The average annual tuition for an M.Div. — before any scholarships are considered — is $13,100 for free-standing Protestant schools and $12,500 for Protestant schools related to a college or university. Chris Meinzer, senior director and COO of ATS, said that, on average, it takes students about four years to complete an M.Div. degree.

Seminary graduates who attended the Washington event spoke of having few scholarship options and having to take out loans to pay for expenses including or beyond tuition.

“It’s the cost of being enrolled and the cost of student fees along with your books,” said the Rev. Jamar Boyd II, senior manager of organizational impact at the Samuel DeWitt Proctor Conference, which supports African American ministries. Depending on the class and the number of books required, it could amount to as much as $600 to $700 in a semester, said Boyd, 27, a graduate of Virginia Union University’s theological school.

“If you’re a full-time student taking three or four classes, that’s a paycheck,” he said.

Minister Kathlene Judd, a theologian in residence at an Evangelical Lutheran Church in America congregation in North Carolina, said she eventually chose debt over the mental stress of working, studying and supporting a family at the same time.

She worked in information technology as she went through seminary and continues that career as she pays off her debts after originally hoping to pay for seminary without taking out loans.

“If I’m being fully transparent, I had no idea what I was getting myself into,” said Judd, 38, who graduated from Shaw University Divinity School in 2020.

She said it was a “big decision” to borrow money to continue the education she felt God called her to pursue.

“But honestly, it came down to my mental and emotional health,” she said.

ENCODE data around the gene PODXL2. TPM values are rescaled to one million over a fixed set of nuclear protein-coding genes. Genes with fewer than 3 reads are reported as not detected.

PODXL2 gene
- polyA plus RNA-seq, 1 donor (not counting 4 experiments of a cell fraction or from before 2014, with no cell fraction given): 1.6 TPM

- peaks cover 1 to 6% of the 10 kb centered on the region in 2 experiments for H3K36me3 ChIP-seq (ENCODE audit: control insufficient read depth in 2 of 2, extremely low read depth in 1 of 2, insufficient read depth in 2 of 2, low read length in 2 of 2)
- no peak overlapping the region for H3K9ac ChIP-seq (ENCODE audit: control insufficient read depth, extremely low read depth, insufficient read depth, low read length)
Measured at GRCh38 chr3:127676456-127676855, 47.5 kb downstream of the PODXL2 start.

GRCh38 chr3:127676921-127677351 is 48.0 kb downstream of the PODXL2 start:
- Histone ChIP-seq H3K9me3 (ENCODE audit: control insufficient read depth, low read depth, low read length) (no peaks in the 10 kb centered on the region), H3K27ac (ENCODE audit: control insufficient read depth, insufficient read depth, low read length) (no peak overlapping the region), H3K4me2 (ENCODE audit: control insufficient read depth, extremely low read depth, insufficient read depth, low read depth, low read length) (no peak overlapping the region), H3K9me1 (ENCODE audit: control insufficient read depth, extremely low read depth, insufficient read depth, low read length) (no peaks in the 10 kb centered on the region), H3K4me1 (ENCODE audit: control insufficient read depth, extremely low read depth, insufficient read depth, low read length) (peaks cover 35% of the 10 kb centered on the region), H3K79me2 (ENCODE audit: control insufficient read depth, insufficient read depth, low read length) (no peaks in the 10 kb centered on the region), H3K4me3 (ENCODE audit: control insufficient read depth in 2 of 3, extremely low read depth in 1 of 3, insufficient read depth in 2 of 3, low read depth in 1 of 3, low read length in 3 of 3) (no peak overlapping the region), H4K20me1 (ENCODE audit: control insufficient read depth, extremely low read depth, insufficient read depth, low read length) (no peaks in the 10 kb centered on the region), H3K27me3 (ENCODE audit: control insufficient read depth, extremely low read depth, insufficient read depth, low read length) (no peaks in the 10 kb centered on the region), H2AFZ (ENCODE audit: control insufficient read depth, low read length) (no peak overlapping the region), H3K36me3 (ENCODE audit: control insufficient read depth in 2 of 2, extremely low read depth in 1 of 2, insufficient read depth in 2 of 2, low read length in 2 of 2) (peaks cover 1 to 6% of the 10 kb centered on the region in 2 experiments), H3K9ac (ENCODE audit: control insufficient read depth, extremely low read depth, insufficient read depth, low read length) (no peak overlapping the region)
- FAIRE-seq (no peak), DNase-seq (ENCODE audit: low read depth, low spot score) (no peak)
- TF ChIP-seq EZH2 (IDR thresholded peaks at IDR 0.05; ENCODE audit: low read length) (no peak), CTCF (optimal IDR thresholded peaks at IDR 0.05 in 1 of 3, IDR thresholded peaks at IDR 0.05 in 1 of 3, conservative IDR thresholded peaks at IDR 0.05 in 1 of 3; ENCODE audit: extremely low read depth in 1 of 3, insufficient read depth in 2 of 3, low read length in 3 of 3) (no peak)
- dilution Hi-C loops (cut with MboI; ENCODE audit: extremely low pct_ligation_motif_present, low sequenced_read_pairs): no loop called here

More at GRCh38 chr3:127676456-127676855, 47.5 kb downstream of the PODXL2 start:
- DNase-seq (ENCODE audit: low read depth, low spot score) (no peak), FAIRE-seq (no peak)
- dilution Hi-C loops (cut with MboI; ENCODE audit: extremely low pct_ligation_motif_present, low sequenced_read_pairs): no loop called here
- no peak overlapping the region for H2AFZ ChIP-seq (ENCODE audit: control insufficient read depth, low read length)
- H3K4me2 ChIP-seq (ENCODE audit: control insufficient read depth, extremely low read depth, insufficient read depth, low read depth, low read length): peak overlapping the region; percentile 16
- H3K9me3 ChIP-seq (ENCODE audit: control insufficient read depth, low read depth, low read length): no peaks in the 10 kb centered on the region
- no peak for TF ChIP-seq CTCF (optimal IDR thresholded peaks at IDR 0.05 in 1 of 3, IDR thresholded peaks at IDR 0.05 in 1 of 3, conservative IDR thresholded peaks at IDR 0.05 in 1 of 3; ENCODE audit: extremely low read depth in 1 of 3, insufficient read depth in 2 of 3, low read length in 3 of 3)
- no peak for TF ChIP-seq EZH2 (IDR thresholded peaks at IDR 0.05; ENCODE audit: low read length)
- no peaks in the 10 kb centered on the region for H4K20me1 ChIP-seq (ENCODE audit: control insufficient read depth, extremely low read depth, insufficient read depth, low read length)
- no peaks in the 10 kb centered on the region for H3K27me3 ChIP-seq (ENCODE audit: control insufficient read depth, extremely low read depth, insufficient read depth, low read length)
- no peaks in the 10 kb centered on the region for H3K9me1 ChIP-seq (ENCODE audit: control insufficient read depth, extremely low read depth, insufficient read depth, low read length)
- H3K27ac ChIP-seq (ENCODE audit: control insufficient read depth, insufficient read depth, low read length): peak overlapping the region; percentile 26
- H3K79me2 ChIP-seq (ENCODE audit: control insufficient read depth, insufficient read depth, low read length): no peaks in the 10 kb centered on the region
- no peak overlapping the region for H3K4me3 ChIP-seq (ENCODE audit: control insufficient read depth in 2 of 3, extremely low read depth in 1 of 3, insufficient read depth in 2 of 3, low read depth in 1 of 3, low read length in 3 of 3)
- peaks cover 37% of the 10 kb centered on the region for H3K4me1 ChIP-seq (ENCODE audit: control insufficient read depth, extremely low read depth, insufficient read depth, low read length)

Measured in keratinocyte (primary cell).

Many students and grads, like Judd, are at least bivocational.

The Rev. Lawrence Ganzy Jr. is in his fourth year at Hood Theological Seminary, where he attends a track that allows him to pastor an African Methodist Episcopal Zion Church in South Carolina while taking classes on Friday nights and Saturdays. During the week, he’s an admissions officer for Strayer University.

Prior to seminary, his work through the Carolina College Advising Corps, a government program for University of North Carolina-Chapel Hill graduates to counsel low-income high school students, helped him afford the start of his theological studies.

“That paid for my first year of seminary,” said Ganzy, 26. “Then when I got to the next year, that money was gone.”

Keynoting the opening night of the collaborative meeting, the Rev. Michael Brown, president of Payne Theological Seminary in Wilberforce, Ohio, pointed to the portion of the Lord’s Prayer that says “forgive us our debts as we forgive those who are indebted to us” in the Gospel of Matthew.

“Debt keeps us chained to the past and it doesn’t open up possibilities for the future,” he said, “and so the idea of the forgiveness of debt in the Lord’s Prayer is that it releases you to do things for God.”

During the event, graduates spoke of the additional financial struggles they faced, such as debt affecting their credit scores as they try to purchase a car and escalating rent, sometimes in historically Black neighborhoods that have been gentrified.

Brisbon pointed out that Black theological schools may have small endowments and may not get support from their alumni, in part because of the often-lower salaries received by their graduates.

“Black preachers may love their school as much as somebody else but they can’t give money that they don’t have,” she said.

The ATS report noted that a 2003 Pulpit & Pew study found that, on average, Black clergy salaries were about two-thirds those of white clergy. In a 2019 Christian Century essay, scholars noted that a study by the Samuel DeWitt Proctor Conference found that one-third of Black pastors believed they were “fairly and adequately compensated as a professional” while 67% said that they had “particular financial stress” at that current time.